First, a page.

Child Car Seats

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Types of Seat

It is very important to ensure that your child travels in an appropriate child restraint, which:

  • Conforms to the United Nations standard, ECE Regulation 44.04 (or R 44.03) or to the new i-size regulation, R129. Look for the 'E' mark label on the seat.
  • Is suitable for your child's weight and size
  • Is correctly fitted according to the manufacturer's instructions.

There are many different types available. They are divided into categories, according to the weight of the children for whom they are suitable. These correspond broadly to different age groups, but it is the weight of the child that is most important when deciding what type of child seat to use. i-size seats are designed to keep children rearward-facing until they are at least 15 months old.

Type of Child Restraint Regulation Weight Range Approx. Age Range

Rearward-facing baby seat

R44 Group 0
0 - 10kg (22 lbs)
Birth to 6-9 months
R44 Group 0+
0 - 13kg (29 lbs)
Birth to 12-15 months

R129 (i-size)

i-size (based on height rather than weight)

Phase 1

Birth to 105cm

Up to at least 15 months

Some seats birth to 4 years

Combination seat (Rearward and Forward-facing) R44 Group 0+ and 1
0-18 kg (40 lbs)
Birth - 4 years
R44 Group 0+, 1 & 2
Birth to 25 kg (55 lbs)
Birth to 6 years

Forward-facing car seat


Group 1
9 - 18 kg (20 - 40 lbs)

9 months - 4 years


Group 1, 2 and 3
9 - 36 kg (20 - 79 lbs)

9 months to 11 years

R129 (i-size)

 Phase 2
100 - 135cm
Specific vehicles 135 - 150cm

 4 years - 11 years

High-backed Booster Seat   Group 2
15 - 25 kg (33 - 55 lbs)
4 to 6 years
High-backed Booster Seat   Group 2 and 3
15 - 36 kg (33 - 79 lbs)
4 to 11 years

Booster Cushion (From 9th February 2017)


Group 3
22 - 36 kg (48 - 79 lbs) and 125cm or taller


6 - 11 years

4-11 years

Group 0 rearward baby seats, Group 0+, 1, 2 combination seats and Group 2 forward-facing seats are less common than the other types.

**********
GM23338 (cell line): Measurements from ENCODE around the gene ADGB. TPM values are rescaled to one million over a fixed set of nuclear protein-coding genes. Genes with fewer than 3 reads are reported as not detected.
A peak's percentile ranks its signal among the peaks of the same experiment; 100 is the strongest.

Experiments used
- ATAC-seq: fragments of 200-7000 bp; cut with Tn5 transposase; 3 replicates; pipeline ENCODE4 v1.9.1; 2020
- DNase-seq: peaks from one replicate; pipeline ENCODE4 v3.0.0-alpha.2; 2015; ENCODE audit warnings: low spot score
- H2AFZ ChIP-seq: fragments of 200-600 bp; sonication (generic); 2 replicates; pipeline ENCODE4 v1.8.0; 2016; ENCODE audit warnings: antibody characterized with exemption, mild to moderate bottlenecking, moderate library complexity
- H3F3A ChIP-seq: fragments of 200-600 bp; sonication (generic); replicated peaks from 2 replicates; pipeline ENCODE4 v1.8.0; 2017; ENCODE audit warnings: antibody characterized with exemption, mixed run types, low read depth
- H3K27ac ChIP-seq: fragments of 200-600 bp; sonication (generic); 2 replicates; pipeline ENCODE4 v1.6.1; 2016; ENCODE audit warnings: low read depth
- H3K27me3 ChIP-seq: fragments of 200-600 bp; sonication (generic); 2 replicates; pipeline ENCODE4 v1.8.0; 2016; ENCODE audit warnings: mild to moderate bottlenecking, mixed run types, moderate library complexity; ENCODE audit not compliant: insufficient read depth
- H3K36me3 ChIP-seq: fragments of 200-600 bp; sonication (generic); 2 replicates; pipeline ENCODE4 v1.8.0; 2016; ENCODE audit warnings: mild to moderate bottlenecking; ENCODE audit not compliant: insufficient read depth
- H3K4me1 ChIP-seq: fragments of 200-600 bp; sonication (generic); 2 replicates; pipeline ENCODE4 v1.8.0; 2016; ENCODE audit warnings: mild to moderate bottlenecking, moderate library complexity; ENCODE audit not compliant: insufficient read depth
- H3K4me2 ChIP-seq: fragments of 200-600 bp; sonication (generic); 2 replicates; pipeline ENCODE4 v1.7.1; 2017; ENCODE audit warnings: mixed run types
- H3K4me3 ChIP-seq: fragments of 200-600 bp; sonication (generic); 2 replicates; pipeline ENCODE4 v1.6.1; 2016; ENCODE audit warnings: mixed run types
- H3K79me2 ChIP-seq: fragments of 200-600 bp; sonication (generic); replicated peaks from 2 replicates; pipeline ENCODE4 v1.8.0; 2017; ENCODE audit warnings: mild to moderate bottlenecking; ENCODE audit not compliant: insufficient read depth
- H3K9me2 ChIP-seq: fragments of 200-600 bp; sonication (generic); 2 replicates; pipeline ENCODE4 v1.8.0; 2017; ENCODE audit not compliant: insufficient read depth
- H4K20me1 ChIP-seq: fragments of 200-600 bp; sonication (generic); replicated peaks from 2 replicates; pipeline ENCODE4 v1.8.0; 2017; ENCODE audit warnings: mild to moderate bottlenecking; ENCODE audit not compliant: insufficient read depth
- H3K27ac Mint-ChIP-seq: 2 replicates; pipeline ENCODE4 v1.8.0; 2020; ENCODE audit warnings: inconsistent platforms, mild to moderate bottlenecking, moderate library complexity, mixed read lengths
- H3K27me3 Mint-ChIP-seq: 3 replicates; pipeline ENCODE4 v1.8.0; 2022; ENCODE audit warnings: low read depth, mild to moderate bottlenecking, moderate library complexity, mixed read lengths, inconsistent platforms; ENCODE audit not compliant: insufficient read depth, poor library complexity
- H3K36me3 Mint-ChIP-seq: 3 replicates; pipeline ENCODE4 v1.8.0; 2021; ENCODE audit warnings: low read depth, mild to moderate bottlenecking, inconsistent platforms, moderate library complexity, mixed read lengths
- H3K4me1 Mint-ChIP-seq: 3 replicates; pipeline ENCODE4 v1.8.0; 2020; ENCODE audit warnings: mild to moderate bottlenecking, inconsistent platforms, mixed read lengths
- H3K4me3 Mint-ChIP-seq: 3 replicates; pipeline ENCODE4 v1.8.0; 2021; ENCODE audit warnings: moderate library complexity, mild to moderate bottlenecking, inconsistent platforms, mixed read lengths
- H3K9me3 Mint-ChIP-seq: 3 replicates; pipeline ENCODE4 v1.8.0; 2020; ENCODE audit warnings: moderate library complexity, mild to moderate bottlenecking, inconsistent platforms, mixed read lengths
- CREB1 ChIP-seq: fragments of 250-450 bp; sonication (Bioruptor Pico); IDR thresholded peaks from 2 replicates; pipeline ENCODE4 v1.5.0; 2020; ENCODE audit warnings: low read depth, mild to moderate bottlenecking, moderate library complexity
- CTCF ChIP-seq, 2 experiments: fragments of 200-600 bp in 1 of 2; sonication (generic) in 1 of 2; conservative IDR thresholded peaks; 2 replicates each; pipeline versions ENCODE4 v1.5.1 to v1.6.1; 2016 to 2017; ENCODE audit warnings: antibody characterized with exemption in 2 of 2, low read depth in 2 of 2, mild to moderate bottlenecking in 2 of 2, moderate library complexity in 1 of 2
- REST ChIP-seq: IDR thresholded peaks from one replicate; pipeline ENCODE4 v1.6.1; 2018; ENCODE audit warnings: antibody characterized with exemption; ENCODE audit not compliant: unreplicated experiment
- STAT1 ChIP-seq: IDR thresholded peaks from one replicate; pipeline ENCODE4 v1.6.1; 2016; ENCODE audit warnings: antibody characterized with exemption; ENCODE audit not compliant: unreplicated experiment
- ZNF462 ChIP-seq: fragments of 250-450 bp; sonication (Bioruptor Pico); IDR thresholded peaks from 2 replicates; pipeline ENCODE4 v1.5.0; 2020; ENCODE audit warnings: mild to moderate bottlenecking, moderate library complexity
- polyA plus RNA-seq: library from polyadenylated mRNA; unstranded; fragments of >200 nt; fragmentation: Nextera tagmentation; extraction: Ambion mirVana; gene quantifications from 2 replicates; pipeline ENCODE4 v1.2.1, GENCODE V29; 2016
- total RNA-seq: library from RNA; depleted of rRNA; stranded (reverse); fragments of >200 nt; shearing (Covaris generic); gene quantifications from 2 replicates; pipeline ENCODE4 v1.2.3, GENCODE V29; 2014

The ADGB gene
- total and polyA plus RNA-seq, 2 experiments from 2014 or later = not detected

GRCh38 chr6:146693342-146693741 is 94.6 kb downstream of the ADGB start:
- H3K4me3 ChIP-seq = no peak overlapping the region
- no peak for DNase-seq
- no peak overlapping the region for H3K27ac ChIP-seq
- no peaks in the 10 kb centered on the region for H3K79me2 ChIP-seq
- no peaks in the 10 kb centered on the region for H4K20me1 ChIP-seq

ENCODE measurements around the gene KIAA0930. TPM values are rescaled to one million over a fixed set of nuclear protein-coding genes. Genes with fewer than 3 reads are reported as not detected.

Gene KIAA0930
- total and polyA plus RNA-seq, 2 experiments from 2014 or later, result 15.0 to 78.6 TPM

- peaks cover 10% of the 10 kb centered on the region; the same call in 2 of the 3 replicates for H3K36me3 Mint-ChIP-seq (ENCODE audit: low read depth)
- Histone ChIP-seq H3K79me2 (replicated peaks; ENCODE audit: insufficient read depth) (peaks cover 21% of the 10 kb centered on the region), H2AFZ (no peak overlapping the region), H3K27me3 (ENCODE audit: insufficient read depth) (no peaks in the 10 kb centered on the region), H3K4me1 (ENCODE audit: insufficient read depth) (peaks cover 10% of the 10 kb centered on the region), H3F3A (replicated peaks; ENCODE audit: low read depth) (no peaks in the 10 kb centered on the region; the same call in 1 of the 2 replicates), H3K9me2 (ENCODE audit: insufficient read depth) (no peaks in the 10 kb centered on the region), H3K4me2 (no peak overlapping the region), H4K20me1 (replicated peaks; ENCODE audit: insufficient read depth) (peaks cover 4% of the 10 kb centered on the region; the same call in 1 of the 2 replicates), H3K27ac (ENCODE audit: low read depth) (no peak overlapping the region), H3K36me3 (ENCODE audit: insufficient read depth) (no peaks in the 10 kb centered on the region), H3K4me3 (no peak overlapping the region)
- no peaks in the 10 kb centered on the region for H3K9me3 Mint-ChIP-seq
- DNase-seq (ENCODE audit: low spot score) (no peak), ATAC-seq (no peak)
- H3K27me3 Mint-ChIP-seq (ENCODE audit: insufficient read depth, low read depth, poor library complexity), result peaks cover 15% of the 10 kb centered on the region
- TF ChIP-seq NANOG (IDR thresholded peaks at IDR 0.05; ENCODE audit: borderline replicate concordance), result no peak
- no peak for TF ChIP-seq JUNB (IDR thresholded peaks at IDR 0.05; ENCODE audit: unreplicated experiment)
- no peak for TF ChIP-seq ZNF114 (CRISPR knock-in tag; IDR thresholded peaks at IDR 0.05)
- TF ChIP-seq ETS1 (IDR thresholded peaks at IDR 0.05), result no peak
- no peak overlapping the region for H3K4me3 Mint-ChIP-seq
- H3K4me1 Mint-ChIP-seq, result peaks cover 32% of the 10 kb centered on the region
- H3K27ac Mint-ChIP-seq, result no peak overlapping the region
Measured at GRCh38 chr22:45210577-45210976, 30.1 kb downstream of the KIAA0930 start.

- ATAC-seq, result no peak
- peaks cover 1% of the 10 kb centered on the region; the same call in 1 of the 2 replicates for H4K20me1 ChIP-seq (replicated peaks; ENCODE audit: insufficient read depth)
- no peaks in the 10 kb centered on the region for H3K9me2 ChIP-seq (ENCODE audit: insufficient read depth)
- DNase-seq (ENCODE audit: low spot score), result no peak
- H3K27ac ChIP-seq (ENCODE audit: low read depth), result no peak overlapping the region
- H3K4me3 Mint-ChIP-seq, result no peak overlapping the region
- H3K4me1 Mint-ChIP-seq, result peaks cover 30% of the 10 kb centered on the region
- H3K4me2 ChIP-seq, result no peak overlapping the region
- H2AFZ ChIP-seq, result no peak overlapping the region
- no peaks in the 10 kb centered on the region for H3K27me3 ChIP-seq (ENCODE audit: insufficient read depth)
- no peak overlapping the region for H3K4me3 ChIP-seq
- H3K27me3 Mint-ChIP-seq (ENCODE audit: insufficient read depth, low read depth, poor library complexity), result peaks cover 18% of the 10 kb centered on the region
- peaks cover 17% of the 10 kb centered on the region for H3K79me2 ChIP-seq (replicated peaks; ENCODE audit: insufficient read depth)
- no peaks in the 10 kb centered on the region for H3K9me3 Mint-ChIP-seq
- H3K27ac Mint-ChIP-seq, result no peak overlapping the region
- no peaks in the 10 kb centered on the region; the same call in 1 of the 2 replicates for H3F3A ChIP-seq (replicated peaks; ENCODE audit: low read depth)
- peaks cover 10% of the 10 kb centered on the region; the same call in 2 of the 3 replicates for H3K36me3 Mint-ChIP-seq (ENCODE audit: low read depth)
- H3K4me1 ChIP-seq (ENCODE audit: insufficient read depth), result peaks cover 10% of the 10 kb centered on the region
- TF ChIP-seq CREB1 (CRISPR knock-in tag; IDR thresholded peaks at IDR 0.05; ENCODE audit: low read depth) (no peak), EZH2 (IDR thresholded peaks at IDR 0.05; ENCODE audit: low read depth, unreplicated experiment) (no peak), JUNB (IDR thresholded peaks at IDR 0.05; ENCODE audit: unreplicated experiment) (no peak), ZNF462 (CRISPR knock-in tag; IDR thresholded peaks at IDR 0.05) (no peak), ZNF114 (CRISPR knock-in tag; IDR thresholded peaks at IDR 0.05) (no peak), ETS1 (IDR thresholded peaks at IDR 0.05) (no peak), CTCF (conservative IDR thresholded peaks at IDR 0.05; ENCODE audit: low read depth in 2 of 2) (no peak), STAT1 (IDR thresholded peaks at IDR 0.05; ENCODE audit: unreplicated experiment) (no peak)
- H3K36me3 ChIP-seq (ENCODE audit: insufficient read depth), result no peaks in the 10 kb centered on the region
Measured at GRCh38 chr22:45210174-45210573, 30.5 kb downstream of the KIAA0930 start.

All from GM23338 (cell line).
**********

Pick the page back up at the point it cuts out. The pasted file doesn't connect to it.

Many child seats cover more than one group and are adjusted as the child grows. They may be called combination seats, extended seats or multi-group seats. For example:

  • Group 0+ and 1 seats start off rearward-facing until the baby is at least 9 kg and are then turned forward-facing - some stay rearward facing until the child has reached 18 kg.
  • Group 0+, 1 and 2 seats (which are not very common) start rearward-facing up to 18kg and are then turned forward-facing (they can be turned forward facing from 9 kg).
  • Group 1, 2 and 3 seats are forward-facing. The child uses the seat's integral harness, or an impact cushion, until they are 15 kg and then uses the car's seat belt, which secures the child and the seat.
  • Group 2 and 3 seats are high-backed booster seats, although they can also be booster cushions without a back. On some of the high-backed seats, the back can be removed once the child reaches 22 kg, but it is far better to keep the back on the seat.

Change to the law about booster cushions

Regulations regarding the sale and use of booster cushions took effect on 9th February 2017. These rules mean that manufacturers will no longer be allowed to introduce new models of backless booster seats (booster cushions) for children shorter than 125cm or weighing less than 22kg.

This change does not affect existing models of seats or cushions; they will only apply to new booster cushions, not ones which are already in use and meet existing safety standards. So, parents who use old booster cushions will not be breaking the law if they continue to use them after the rule change. They will not be required to buy new booster seats to meet the rule change.

This change means that anyone buying a booster cushion should take extra care to read the manufacturer's labels and instructions in order to ensure that the one they select is appropriate for their child's use.

Click on the links below for more information about each type of child restraint: